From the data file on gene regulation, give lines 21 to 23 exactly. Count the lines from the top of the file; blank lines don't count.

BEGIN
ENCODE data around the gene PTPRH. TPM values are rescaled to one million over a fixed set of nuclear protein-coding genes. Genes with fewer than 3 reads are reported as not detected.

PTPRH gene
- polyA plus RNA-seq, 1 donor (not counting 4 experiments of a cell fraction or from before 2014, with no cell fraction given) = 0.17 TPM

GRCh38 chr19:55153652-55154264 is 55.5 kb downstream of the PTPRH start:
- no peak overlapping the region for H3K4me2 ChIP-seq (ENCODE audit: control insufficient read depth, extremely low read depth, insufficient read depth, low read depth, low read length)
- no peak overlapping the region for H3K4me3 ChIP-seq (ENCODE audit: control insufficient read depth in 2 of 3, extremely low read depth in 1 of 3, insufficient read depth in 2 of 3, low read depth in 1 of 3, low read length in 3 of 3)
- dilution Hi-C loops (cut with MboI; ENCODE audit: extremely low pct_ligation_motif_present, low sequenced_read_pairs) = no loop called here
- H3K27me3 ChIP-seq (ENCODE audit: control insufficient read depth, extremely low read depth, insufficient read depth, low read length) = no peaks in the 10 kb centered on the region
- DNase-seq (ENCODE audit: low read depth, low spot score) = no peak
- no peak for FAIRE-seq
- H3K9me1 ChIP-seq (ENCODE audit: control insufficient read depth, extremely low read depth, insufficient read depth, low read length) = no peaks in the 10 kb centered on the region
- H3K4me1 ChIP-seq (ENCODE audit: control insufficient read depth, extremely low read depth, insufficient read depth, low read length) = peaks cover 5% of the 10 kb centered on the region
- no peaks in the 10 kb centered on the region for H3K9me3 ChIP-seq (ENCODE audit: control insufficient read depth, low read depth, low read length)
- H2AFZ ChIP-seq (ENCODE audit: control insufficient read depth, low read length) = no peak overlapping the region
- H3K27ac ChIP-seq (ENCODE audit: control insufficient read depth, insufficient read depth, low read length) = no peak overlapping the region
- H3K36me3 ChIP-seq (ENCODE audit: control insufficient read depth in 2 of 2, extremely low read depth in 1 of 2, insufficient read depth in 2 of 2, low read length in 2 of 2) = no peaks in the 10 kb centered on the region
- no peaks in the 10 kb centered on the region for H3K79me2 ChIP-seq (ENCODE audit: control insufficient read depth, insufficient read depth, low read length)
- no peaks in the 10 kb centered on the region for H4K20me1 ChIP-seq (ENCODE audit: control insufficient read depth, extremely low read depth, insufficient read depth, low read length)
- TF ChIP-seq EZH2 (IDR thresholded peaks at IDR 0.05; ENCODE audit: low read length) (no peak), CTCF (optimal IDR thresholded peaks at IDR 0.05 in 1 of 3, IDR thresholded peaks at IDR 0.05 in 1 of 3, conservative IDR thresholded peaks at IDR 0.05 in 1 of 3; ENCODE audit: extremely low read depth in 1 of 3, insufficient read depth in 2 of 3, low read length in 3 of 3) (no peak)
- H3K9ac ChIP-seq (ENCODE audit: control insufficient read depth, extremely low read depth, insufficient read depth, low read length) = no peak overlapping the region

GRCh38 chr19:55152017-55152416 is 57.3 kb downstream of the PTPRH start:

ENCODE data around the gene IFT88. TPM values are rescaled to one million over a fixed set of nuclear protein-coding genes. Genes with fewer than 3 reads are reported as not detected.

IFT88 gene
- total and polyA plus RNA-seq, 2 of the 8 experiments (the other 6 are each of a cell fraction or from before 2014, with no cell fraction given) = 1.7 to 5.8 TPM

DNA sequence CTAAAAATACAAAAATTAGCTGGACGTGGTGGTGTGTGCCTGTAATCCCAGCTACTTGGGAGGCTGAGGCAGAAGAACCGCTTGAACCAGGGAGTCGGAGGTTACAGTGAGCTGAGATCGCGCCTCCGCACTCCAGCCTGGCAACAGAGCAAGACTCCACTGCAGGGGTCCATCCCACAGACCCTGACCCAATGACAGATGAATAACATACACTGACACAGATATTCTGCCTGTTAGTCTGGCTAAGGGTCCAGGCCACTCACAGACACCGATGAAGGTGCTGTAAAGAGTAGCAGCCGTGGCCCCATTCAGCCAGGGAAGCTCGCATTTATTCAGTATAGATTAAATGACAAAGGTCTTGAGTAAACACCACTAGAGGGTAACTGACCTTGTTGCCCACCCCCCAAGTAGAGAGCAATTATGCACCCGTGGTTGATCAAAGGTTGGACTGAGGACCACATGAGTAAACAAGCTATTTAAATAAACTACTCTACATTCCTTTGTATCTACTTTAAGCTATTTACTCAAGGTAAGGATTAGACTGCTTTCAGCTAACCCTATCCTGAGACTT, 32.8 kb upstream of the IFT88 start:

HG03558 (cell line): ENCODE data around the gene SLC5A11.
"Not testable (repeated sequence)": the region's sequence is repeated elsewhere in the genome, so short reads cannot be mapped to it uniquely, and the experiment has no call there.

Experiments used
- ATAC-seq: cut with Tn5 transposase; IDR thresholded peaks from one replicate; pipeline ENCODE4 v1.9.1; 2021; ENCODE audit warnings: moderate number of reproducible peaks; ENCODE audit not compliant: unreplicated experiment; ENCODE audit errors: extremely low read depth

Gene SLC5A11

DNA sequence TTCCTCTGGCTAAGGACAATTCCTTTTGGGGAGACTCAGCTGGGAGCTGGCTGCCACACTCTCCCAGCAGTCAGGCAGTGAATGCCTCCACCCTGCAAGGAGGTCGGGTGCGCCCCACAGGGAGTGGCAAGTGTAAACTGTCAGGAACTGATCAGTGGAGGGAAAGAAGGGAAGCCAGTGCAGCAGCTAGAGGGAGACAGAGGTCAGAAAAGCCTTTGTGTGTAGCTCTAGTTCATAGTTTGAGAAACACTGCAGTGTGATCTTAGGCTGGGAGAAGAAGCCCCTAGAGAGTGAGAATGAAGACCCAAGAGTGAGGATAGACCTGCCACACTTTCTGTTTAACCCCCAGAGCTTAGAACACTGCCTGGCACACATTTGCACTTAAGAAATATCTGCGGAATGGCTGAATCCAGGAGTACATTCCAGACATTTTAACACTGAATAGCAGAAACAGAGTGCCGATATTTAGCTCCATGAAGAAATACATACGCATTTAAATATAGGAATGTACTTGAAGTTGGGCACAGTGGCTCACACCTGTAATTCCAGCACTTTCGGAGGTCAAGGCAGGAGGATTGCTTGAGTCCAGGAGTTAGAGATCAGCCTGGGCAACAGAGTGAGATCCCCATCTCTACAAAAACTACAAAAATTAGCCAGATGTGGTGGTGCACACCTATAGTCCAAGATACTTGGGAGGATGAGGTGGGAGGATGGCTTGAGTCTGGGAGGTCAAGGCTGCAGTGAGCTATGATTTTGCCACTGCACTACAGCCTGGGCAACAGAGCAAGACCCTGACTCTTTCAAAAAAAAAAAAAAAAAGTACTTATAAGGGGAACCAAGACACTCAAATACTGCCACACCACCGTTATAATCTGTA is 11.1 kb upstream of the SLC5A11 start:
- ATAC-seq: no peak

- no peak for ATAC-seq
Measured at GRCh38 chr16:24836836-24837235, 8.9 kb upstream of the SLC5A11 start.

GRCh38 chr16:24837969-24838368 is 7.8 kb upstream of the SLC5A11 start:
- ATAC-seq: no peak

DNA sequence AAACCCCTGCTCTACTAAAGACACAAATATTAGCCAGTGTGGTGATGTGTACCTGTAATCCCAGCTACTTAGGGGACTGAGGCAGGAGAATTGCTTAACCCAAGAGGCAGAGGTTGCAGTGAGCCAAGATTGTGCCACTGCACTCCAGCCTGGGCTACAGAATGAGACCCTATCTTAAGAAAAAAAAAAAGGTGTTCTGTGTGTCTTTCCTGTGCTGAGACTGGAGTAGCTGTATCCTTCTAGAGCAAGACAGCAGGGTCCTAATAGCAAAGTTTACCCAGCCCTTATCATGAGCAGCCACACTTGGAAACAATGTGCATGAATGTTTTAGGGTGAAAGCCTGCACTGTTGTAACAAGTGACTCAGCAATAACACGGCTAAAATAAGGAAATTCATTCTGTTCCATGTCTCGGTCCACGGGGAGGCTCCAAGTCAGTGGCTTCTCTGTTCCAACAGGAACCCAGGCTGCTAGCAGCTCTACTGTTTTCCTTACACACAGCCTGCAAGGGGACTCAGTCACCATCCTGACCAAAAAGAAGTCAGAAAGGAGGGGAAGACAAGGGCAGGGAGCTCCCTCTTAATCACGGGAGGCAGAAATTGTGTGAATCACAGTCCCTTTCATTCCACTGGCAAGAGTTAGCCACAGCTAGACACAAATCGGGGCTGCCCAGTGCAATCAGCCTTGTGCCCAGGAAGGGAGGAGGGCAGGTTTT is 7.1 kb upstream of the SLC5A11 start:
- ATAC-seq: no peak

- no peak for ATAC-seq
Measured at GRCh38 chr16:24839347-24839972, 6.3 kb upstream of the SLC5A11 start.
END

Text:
GRCh38 chr19:55152017-55152416 is 57.3 kb downstream of the PTPRH start:

ENCODE data around the gene IFT88. TPM values are rescaled to one million over a fixed set of nuclear protein-coding genes. Genes with fewer than 3 reads are reported as not detected.

IFT88 gene